Three years ago, David Joyner got into his car and went to see some mayors in western Wake County about making a planned bypass around Raleigh’s west side a toll road. A toll-free bypass on the north side was nearing completion, and the mayors wanted their leg of the Raleigh Outer Loop to be a freeway, too.
Joyner, executive director of the N.C. Turnpike Authority, had bad news: There was no money for the project. The earliest a toll-free road could be built was 20 years. With some persuasion, the mayors eventually came around. The toll road won the backing of the Capital Area Metropolitan Planning Organization, a regional agency that coordinates the efforts of local governments in Wake and surrounding counties. “Essentially, what was presented to us was: It’s toll road or no road,” CAMPO Director Ed Johnson recalls.
So in August, dignitaries with fancy shovels broke ground on the $1 billion, 18.8-mile Triangle Expressway, which will link Raleigh’s western suburbs with Research Triangle Park. When the first phase opens in two years, it will be the state’s first toll road of the modern era but not the last. Four more are in planning, and the Turnpike Authority, created by the General Assembly in 2002, has approval to study four others. TriEx won’t have tollbooths. It will use cameras and other electronic equipment to identify drivers. The toll hasn’t been set, but an initial estimate is 14 cents a mile. When the road is paid off in about 30 years, it will become a freeway.
The state traditionally has paid for road construction and maintenance through gasoline taxes, sales taxes on automobiles and Department of Motor Vehicle fees. But politicians have been loath to demand the funds necessary to keep pace with increasing stress on the road network. “Taxes, both at the federal and state levels, have not been raised significantly over the last several decades,” says Mark Foster, DOT’s chief financial officer. “The usage of the system has more than doubled. The cost of maintaining the system has more than doubled. And you have an infrastructure that was built principally in the ’50s and ’60s that’s now coming due to be rebuilt.”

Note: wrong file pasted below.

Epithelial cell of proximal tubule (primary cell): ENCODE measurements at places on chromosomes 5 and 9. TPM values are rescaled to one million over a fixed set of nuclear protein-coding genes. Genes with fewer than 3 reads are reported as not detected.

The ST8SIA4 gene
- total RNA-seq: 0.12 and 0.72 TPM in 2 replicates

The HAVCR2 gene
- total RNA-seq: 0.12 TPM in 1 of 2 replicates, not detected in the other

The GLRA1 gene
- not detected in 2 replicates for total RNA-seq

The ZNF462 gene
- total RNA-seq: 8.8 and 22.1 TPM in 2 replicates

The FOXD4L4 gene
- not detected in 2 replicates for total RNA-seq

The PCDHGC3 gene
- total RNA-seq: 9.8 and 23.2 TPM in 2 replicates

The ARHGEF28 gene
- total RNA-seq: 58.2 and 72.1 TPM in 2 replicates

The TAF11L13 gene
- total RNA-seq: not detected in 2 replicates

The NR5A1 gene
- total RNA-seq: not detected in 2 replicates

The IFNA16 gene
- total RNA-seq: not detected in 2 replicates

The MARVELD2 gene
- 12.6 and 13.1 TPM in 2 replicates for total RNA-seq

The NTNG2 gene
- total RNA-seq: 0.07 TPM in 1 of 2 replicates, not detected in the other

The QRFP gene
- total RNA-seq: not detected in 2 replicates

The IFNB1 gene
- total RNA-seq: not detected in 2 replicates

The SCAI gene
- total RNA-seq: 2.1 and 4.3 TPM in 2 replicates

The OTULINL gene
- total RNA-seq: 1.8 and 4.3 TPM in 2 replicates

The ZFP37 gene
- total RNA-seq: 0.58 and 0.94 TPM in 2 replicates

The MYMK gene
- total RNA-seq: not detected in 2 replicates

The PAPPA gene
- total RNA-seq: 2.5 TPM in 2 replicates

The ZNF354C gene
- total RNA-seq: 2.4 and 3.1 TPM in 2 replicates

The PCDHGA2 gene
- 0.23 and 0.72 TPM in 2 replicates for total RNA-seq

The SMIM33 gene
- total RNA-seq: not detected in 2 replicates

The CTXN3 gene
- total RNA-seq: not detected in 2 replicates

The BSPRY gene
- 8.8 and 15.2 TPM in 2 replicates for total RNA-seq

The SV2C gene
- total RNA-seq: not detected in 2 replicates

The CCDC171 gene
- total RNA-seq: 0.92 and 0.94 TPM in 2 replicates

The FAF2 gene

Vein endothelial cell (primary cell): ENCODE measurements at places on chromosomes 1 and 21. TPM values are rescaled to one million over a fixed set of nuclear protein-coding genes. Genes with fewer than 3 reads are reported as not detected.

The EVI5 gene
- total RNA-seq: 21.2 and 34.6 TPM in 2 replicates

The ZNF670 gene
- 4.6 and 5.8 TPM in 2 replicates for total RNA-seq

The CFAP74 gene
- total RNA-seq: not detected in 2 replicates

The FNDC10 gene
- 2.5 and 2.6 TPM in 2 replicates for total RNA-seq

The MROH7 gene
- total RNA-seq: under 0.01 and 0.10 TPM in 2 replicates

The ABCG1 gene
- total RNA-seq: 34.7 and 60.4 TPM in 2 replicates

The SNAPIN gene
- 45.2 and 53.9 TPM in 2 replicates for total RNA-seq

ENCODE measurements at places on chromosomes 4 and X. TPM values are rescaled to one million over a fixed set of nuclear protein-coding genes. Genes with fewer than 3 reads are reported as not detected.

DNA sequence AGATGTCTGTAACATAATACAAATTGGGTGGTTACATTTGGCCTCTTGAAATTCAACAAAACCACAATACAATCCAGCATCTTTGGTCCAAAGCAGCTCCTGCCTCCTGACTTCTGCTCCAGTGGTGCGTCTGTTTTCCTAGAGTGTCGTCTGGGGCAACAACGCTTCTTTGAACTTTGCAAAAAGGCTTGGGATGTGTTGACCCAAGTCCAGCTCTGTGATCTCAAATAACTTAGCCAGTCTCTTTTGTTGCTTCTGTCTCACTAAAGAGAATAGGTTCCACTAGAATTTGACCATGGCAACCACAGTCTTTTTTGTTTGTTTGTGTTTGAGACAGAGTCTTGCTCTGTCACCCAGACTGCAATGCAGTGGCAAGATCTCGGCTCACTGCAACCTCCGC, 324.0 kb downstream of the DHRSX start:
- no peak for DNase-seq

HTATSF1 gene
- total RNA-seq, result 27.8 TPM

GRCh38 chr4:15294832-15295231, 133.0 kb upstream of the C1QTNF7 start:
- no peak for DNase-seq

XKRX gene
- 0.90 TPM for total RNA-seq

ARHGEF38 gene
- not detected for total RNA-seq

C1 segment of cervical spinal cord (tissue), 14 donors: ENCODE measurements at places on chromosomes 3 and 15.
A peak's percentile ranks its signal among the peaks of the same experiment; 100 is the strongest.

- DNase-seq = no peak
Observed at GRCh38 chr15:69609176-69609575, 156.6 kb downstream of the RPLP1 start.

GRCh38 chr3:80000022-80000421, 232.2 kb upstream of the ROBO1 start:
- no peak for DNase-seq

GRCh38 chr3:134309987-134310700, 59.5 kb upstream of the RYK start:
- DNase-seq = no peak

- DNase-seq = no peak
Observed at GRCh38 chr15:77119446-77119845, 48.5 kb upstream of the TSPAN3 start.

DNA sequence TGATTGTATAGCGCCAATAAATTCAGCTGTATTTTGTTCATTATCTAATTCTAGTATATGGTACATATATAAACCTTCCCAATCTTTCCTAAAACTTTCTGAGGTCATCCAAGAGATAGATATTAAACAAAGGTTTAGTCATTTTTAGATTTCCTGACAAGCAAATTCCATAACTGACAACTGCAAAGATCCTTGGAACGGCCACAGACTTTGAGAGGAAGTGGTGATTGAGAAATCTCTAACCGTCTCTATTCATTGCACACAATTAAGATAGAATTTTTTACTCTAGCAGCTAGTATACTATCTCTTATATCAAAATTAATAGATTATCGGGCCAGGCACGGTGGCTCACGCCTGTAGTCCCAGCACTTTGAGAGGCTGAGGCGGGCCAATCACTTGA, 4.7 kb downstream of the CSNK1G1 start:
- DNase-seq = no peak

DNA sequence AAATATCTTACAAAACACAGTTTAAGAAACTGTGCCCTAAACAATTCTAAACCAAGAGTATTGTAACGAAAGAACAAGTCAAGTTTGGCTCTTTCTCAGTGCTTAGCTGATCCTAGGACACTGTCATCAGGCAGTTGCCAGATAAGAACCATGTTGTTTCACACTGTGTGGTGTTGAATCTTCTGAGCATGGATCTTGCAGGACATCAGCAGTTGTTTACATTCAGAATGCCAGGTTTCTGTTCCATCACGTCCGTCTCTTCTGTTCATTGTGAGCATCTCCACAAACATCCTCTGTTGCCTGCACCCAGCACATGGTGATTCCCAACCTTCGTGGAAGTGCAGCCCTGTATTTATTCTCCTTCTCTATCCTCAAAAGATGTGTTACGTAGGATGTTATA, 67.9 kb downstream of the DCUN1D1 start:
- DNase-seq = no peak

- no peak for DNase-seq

Critics say it’s unfair that people living near TriEx and the authority’s other projects will have to pay tolls to use more-convenient roads, in addition to the taxes and fees that support construction and maintenance of roads in other parts of the state. But TriEx and the other toll roads don’t have to cost them so much as a dime, Joyner says. “They have a choice whether they want to use it or not. Nobody’s putting a gun to anybody’s head and saying, ‘You’ve got to ride on this road.’”
Firm cops a new chief
Law Enforcement Associates Corp., struggling for years with a weak bottom line and a depressed stock price, gave the boot to Paul Feldman, its CEO since 2001. Alan Terry was named interim CEO. Since 2000, he has been a principal in a variety of businesses, including Carolina Lithotripsy LP and Continental Medical Services LLC, both based in Fayetteville. “I have worked with Alan on several successful business ventures and have firsthand knowledge of his strong management abilities and operational expertise,” Tony Rand, chairman of the Raleigh-based maker of electronic surveillance equipment, said in a statement. Rand also is majority leader in the state Senate. In December, the company’s stock moved from the American Stock Exchange to the bulletin-board exchange. By mid-September, it hadn’t surpassed 50 cents a share. The company made $72,000 on revenue of $9.2 million in 2008 after four straight years of losses.